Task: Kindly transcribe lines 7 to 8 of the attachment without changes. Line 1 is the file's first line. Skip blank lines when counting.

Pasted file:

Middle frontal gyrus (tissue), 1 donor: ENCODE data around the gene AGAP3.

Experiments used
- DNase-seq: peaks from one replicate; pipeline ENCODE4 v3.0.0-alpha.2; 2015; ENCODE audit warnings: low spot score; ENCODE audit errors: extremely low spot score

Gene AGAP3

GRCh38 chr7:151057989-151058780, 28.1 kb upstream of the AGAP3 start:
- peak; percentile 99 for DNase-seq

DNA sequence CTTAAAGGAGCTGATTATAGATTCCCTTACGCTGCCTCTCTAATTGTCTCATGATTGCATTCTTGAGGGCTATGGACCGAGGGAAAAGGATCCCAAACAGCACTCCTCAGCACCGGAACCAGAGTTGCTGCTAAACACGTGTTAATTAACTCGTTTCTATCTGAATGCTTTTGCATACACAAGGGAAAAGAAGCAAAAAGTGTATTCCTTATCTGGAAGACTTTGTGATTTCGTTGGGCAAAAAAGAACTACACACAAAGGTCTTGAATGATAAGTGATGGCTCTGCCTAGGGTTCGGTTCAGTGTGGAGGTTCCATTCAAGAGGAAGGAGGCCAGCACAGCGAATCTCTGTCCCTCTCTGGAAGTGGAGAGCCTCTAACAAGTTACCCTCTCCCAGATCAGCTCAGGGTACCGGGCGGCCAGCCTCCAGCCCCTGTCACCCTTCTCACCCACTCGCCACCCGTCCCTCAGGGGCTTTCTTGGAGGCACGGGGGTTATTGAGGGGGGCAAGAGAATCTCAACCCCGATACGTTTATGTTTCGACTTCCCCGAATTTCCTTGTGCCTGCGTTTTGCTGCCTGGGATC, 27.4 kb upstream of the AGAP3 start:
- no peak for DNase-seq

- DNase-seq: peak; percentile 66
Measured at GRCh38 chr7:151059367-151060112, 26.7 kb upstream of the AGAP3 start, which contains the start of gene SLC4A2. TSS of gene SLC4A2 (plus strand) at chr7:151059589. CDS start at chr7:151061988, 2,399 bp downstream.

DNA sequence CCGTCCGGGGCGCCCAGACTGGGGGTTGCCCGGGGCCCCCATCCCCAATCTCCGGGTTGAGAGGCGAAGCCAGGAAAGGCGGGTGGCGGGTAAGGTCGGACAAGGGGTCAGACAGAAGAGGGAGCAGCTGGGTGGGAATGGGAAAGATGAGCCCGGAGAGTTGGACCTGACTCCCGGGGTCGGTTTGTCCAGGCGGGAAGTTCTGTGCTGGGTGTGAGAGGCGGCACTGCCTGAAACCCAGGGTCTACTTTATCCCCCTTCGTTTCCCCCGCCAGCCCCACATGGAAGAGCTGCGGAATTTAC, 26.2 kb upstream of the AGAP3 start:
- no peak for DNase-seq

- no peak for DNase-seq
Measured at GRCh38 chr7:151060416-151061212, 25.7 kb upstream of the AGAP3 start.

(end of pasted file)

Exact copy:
DNA sequence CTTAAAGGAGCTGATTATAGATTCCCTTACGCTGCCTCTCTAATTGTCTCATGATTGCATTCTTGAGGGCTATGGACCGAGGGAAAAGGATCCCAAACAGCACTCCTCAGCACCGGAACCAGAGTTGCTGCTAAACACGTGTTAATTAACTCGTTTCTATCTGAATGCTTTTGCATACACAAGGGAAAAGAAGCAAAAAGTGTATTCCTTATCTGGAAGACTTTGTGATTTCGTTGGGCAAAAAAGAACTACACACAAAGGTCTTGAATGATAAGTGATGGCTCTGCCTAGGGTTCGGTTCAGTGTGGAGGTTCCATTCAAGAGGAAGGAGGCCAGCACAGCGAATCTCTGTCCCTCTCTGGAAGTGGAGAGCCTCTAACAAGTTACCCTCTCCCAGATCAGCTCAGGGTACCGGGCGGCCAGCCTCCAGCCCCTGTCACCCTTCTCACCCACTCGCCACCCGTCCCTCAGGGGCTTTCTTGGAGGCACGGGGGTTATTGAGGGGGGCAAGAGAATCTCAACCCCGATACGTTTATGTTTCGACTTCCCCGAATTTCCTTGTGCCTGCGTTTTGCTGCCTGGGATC, 27.4 kb upstream of the AGAP3 start:
- no peak for DNase-seq